The Royal College Of Pathologists of Australasia (RCPA) said a low uptake of influenza vaccinations in 2021 and a low global circulation of the influenza virus in the past two years has left Australians more vulnerable to the flu.
The RCPA said that while we may be feeling vaccination fatigue, the influenza jab should be taken to prevent widespread illness and even deaths.
RCPA Fellow Dr Jenny Robson, Pathologist-in-Charge of the Department of Microbiology Sullivan Nicolaides Pathology, said the influenza virus is hard to predict this year, and Australians should protect themselves with the vaccination.
“With the relatively recent opening of international borders, it is highly likely that we will see more influenza cases in Australia in 2022,” Dr Robson said.
“Therefore, the current recommendation is that all people aged six months and older should be vaccinated against influenza as soon as possible.
Dr Robson said the vaccine is particularly important for children aged six months to five years, adults over 65 years, individuals with other illnesses that can make them more susceptible to severe illness, First Nations people and pregnant women.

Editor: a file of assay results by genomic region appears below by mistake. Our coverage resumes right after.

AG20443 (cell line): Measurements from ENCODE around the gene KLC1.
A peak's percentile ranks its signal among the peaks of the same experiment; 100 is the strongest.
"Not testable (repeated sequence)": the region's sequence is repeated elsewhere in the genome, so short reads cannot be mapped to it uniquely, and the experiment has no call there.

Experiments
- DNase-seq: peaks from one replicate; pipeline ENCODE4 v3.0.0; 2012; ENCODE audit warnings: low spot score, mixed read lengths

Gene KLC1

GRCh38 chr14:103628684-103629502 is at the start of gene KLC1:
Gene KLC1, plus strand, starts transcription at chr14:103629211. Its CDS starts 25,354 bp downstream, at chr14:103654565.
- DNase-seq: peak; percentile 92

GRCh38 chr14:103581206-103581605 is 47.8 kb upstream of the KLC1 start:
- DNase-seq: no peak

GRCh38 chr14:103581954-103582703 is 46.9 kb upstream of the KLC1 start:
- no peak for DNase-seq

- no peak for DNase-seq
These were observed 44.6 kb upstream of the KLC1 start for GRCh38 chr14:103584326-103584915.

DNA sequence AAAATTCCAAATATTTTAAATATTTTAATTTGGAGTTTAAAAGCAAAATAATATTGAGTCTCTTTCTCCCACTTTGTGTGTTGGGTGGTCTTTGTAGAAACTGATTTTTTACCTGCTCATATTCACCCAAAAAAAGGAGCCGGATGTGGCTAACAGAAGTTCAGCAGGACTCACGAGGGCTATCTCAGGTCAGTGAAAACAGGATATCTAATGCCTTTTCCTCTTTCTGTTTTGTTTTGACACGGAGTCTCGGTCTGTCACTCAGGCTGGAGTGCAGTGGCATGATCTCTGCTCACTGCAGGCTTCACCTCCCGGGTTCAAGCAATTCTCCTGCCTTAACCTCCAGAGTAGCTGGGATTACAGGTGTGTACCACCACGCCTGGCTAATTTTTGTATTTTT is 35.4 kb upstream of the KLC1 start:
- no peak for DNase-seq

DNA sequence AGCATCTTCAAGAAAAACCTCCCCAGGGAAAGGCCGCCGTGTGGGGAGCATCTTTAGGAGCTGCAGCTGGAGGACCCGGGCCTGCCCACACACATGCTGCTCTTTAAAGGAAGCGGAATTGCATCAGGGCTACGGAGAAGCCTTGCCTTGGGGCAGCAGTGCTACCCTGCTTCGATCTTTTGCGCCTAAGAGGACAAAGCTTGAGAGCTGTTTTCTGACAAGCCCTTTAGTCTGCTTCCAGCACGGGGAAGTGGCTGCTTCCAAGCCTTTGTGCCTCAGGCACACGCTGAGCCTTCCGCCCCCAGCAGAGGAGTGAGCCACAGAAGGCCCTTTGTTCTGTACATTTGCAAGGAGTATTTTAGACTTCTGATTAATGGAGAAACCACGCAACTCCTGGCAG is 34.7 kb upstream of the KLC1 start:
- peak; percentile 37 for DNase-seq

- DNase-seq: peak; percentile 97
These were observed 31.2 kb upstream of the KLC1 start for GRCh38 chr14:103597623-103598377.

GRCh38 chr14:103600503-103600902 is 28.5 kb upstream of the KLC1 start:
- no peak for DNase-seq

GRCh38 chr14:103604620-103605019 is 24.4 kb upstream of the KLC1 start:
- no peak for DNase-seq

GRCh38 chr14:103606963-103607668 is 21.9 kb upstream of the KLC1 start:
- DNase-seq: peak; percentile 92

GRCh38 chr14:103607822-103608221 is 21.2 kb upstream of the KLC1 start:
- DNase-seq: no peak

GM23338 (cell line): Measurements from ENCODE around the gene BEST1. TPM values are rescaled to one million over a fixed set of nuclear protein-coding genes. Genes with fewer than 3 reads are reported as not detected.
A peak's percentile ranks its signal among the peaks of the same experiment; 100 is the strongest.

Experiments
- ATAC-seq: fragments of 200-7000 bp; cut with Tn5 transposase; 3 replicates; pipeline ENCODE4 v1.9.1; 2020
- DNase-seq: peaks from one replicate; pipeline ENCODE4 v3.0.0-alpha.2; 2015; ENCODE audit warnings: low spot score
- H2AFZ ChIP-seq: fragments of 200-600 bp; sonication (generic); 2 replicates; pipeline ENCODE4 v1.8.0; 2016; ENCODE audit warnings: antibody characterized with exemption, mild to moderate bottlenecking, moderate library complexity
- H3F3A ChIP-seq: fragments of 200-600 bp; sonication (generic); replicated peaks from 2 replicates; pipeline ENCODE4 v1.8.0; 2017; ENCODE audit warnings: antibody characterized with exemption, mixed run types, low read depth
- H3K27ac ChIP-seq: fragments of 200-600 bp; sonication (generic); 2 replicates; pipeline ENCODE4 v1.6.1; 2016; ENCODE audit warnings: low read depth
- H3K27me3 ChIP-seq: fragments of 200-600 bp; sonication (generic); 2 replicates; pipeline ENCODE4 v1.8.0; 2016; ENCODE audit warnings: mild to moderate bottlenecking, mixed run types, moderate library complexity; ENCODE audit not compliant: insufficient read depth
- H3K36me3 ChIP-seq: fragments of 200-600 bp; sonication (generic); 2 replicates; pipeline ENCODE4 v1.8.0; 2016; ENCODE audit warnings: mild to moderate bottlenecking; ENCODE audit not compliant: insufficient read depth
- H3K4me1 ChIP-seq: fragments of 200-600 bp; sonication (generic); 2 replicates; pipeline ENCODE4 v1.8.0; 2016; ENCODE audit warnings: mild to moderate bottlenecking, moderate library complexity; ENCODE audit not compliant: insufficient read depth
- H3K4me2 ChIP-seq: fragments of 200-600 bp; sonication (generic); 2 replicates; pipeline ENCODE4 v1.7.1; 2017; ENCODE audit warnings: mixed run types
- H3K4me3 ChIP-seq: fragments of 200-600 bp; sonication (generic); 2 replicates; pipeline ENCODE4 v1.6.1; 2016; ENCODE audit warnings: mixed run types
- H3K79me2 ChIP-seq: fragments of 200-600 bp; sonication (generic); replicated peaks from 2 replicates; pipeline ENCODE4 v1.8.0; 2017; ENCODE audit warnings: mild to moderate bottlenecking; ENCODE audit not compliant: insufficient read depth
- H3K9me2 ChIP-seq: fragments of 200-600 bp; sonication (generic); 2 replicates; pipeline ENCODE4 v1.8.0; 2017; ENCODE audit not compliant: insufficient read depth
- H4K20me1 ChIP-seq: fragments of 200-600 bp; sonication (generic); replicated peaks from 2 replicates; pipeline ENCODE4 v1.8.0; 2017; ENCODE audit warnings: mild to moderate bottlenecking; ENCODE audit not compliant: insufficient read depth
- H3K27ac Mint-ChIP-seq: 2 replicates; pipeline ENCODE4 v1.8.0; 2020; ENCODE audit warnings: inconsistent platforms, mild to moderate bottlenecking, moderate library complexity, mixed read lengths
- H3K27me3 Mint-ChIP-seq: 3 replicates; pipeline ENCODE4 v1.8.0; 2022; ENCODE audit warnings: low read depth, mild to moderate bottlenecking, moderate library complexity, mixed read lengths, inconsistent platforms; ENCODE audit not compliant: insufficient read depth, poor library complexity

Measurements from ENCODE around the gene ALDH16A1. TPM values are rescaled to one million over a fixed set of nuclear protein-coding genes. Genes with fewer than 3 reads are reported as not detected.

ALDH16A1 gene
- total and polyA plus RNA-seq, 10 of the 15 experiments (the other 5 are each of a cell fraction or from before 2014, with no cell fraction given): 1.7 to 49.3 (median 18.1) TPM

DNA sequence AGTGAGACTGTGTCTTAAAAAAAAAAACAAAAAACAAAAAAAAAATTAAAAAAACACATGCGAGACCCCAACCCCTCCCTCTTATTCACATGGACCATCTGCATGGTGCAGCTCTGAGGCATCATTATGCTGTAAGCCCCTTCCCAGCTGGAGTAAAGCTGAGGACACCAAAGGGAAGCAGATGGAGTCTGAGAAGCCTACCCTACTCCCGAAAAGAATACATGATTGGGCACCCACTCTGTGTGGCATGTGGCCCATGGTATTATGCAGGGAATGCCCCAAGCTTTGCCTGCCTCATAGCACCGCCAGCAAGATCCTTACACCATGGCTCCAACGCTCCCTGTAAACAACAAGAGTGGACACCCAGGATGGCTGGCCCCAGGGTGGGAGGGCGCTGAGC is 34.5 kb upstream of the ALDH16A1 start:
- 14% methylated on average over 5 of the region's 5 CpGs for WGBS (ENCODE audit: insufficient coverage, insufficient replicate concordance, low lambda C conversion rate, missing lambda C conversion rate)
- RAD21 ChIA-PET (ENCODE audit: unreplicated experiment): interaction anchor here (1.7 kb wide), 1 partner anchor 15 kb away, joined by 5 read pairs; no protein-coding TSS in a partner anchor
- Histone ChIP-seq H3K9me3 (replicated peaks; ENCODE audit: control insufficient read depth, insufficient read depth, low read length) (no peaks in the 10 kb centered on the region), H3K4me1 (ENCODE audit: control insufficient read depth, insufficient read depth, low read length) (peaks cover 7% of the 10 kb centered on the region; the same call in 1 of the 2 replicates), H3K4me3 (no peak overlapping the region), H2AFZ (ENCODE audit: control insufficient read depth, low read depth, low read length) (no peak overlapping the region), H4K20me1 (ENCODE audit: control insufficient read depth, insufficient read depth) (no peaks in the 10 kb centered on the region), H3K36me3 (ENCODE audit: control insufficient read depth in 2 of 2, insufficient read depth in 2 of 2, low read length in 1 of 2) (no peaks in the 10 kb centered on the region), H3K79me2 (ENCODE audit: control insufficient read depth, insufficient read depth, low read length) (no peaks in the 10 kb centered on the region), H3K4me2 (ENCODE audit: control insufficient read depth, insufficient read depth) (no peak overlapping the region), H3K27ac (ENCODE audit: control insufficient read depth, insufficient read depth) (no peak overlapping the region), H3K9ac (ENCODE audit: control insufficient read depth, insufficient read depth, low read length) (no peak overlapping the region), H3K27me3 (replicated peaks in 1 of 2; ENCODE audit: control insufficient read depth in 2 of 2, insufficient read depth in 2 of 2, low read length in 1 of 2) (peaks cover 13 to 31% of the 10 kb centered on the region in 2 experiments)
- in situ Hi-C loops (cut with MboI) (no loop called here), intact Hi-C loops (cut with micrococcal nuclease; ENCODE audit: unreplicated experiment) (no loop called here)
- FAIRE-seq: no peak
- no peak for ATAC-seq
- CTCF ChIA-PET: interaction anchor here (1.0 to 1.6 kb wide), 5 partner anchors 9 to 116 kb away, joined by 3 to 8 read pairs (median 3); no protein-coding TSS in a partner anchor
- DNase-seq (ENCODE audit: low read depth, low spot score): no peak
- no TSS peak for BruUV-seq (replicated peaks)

“It’s a good idea to remember that if anyone still needs to get the booster for COVID-19 then both vaccines can be given at the same time. In fact, over 65s should also consider Pneumovax, if it is due, which helps to protect against pneumococcal disease. All of these vaccines can be administered safely at the same time,” said Dr Robson.
The peak season of influenza in Australia usually occurs between July and September, but as Influenza A has already appeared in Australia, this year’s peak could be sooner.
“However, we now have lower levels of protection in the community, meaning the virus can spread more quickly,” Dr Robson said.
“This is due to less overall uptake of the influenza vaccine last year and reduced recent exposure to the virus. We, therefore, need to increase vaccine coverage in the community, not only to protect ourselves but to protect our vulnerable, just like we have with COVID-19.”